Showing posts with label Art Review. Show all posts
Showing posts with label Art Review. Show all posts

22 Apr 2007

Art Review - Chandana Kankaria

(By Nalini S Malaviya)

Chandana D Kankaria is back in the city to present her recent works. Her watercolors are once again inspired from nature, although a few larger works portray the city skyline, and interiors of homes. The artist offers, “You can’t hide or conceal anything when you work with watercolors. They are transparent and every stroke – whether right or wrong is visible to the naked eye”.
painting by Chandana
Most of her paintings are pleasant, and delicately rendered in soft shades. The artist has good control over the medium and is able to play around with light and shade effect, and colors. However, in some of her larger works what strikes a discordant note is the linear disproportion of skylines. Buildings that appear to be inclined at an angle create a visual conflict. The cityscapes bathed in brilliant hues form a large part of the collection. Then there are a bunch of balloons, drapes in a room and sidewalks with colorful umbrellas. The colors though are sometimes too bright and could be toned down for a more refined impact. The smaller works are based on nature and are beautifully evocative and follow a subtler color palette. The works have a cultivated air of romance and a pleasing ambience. Overall, it forms an appealing collection.

Chandana is a fine arts graduate from Karnataka Chitrakala Parishath and has a penchant for watercolors. She has held a few solo shows in Bangalore and Chennai. An avid traveler, she finds inspiration from old buildings, pilgrimage places and nature.

The exhibition of paintings is on till April 26 at Time and Space art gallery, No.55, Lavelle Road, Bangalore - 1.

(Published in FT, Bangalore)

8 Apr 2007

Expression of Joy - Mandana Painting

(By Nalini S Malaviya)
These monochromatic paintings on paper are outstanding examples of tribal art done by Meena women from Rajasthan. Intricate designs of animals, birds and other motifs have been painted in exquisite detail. White pigment on brown paper has a stark yet delicate effect that resembles lacework, at times. A tree surrounded with parrots, tiger, peacocks and lotus flowers have been represented through linear drawings. Geometric patterns have also been used to fill up space and add decorative value. The result is quite stunning, especially because some of the works have been done on very large panels. What is also interesting is that most of these paintings are a result of group efforts yet it is impossible to detect any blemishes or oversights.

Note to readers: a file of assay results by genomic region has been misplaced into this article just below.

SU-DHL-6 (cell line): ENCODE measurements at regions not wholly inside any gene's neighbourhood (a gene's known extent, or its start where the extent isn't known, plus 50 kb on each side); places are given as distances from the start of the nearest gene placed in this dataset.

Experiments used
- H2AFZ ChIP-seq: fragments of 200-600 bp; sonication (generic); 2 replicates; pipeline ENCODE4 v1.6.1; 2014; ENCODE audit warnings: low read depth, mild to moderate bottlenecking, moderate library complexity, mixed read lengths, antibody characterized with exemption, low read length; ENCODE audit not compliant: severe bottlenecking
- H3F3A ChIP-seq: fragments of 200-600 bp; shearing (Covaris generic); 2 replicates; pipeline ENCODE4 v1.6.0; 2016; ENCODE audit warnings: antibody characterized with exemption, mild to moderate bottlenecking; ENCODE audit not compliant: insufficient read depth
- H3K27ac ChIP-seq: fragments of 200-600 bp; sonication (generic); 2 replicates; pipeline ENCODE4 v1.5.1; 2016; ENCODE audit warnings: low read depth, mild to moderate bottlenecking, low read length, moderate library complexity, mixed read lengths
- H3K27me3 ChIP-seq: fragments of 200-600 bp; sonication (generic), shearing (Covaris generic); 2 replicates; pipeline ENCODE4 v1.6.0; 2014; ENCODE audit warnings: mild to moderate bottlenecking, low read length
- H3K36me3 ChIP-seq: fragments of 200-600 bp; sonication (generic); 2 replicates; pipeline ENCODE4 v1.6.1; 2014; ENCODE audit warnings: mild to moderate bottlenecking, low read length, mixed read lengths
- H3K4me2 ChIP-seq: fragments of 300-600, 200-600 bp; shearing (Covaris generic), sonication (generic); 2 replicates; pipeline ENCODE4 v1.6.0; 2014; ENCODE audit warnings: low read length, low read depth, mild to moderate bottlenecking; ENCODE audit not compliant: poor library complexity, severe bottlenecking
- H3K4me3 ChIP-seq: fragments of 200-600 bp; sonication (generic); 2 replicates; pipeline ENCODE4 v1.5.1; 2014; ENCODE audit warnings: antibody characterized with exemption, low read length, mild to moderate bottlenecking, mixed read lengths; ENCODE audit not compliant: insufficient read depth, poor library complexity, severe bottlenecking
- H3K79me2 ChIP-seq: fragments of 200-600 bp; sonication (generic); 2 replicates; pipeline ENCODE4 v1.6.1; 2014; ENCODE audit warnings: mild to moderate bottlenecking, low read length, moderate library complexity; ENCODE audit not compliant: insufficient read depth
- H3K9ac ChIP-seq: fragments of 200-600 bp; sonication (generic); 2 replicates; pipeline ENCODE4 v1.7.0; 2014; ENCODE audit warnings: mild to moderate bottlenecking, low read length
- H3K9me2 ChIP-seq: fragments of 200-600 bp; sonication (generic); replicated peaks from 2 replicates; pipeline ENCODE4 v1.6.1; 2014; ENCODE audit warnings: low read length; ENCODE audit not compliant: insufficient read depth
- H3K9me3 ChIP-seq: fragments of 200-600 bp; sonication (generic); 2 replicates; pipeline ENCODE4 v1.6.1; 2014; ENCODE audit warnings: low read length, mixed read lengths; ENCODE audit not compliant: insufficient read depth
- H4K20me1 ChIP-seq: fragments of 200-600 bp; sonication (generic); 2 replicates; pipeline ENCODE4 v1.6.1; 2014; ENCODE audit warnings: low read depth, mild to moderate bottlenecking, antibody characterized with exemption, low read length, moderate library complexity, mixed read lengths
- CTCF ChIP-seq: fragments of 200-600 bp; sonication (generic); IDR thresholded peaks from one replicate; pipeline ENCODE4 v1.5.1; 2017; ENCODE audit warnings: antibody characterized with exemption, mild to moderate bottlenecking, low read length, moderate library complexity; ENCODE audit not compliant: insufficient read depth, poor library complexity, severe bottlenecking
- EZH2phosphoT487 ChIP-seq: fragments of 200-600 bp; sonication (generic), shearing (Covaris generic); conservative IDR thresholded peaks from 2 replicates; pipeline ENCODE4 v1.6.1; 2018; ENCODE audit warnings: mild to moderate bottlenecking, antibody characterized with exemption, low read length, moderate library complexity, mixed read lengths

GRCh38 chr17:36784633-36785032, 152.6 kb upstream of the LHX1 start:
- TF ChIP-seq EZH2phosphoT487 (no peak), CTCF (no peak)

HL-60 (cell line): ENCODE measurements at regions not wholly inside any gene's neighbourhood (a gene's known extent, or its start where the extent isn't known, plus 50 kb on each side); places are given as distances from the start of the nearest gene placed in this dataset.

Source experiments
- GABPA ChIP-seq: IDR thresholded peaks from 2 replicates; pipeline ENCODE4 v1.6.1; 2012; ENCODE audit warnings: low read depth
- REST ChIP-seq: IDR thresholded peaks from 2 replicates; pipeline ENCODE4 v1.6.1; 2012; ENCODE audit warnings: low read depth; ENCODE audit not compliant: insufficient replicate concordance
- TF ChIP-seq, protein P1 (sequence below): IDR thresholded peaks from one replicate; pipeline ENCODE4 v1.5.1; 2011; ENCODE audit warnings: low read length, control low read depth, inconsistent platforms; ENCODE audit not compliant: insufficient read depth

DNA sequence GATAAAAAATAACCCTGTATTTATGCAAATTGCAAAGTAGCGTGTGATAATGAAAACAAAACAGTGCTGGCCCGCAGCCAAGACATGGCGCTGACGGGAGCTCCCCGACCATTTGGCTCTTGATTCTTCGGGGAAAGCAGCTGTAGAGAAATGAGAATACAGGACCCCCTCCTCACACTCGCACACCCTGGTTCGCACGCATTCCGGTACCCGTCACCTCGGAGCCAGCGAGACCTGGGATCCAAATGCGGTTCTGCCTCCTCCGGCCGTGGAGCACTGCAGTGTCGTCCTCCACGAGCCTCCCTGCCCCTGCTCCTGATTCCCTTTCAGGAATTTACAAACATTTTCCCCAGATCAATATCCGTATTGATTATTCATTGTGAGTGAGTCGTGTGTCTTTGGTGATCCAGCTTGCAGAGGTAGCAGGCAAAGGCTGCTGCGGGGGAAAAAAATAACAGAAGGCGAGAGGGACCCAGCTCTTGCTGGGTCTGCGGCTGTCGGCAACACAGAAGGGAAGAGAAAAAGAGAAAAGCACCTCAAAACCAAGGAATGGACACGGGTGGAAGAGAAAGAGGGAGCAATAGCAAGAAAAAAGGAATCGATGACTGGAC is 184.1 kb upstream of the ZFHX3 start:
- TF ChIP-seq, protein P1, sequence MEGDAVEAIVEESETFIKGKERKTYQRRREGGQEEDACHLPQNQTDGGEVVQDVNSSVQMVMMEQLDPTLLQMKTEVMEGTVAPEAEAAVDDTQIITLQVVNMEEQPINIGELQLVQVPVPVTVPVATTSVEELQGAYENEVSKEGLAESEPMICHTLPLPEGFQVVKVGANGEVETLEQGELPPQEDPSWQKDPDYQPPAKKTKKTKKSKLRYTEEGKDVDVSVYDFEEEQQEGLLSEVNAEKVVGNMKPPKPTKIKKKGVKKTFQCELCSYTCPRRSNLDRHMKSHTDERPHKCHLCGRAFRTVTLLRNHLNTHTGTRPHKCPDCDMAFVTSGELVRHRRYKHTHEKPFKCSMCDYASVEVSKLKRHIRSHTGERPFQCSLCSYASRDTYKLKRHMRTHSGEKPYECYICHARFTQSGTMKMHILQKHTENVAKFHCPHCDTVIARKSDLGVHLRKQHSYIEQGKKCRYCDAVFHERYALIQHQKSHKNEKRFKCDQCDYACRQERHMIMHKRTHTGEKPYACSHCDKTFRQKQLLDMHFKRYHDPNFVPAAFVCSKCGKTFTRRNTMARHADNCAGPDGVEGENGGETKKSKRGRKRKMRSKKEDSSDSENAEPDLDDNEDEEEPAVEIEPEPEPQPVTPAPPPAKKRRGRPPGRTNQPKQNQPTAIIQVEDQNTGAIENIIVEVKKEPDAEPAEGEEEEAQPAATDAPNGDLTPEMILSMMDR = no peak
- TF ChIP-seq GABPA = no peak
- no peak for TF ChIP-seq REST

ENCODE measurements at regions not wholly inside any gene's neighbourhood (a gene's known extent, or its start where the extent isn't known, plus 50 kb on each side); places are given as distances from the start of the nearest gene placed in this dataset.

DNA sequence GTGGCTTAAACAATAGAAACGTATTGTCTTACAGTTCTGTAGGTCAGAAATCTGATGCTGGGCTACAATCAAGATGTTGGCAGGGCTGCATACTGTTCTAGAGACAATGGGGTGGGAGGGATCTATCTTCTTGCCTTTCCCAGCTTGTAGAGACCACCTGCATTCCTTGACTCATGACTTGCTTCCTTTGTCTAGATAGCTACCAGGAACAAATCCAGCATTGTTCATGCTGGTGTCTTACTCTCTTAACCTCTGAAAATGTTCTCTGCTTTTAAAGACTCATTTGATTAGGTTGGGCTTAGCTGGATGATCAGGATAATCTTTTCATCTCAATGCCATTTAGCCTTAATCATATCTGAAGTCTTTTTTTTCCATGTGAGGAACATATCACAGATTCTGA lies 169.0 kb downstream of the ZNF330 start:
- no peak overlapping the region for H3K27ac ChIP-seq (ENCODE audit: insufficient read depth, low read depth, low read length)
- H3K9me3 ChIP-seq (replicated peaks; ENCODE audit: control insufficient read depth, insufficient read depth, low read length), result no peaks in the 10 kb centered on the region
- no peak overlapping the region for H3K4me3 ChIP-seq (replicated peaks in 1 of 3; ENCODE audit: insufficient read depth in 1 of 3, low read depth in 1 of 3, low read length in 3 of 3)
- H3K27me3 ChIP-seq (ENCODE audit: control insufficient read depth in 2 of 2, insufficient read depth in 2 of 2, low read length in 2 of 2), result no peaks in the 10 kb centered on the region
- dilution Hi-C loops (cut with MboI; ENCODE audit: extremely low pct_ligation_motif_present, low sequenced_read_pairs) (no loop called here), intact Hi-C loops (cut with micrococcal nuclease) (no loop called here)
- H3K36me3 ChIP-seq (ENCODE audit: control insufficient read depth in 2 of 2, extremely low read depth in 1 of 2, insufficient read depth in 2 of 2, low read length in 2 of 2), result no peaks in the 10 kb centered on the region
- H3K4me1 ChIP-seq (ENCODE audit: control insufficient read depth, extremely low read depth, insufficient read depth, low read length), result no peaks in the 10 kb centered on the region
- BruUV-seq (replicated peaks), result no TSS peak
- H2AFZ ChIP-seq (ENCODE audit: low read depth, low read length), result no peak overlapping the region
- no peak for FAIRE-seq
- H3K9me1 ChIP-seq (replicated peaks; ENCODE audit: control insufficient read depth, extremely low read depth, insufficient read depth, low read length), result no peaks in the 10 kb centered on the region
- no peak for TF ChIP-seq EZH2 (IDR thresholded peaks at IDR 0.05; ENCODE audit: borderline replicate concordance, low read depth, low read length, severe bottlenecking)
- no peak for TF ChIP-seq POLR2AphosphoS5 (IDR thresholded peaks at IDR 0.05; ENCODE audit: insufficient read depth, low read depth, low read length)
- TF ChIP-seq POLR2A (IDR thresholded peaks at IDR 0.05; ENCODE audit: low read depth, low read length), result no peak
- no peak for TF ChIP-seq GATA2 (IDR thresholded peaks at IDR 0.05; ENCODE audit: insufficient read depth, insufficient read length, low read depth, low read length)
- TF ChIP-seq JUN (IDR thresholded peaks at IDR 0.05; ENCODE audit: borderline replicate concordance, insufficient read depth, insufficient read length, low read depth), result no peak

Mandana-Painting-Folk and tribal art, India
The Meena tribe is an ancient tribal group living in the eastern part of Rajasthan. The art form called ‘Mandana’ is practiced exclusively by women. For them it is an expression of joy on festive occasions. It is done on the mud walls of houses and traditionally, colored glass, beads, mirrors and stones are also used to decorate these paintings. The conventional art form is created using white chalk and brushes made of khajur or bamboo sticks. The end of the stick is crushed to form fine bristles. The mandanas are painted on walls and floors. Often, geometric patterns are painted on walls, while representational forms of animals, birds, plants and flowers are painted on the walls.

The exhibition titled ‘Joy of Creativity’ is on view till April 10 at Karnataka Chitrakala Parishath, Kumara Krupa Road and at Time and Space Art Gallery, # 55, Lavelle Road, Bangalore.
(Published in FT, Bangalore)

1 Apr 2007

Art Review - Surjit Khuman

(By Nalini S Malaviya)

Surjit Khuman in his first solo show in the city presents his recent works - a bright colorful world that resonates with fantasy and childish naivety. Titled ‘Dream World and Spicy Thoughts’ the paintings are a delightful blend of color and metaphorical nuances. He combines the innocence of children with a dash of mischief and humor in his choice of imagery. Pictures from National Geographic move him to create his own fantasy world where the protagonists are suspended as if trapped in time. Looking amused, bored, anxious, and even dumb they seem caught in a vividly colorful world that is far removed from reality, yet is inspired by ordinary activities. Tourists, deep sea divers, a cricket umpire form some of his subjects who look dumbstruck, awed and completely bored within their environments. A dream like quality permeates his works as he recreates scenarios with imaginative twists. An element of incongruity and humor creeps in his paintings as he places his subjects in unusual settings and juxtaposes unrelated objects to make his point.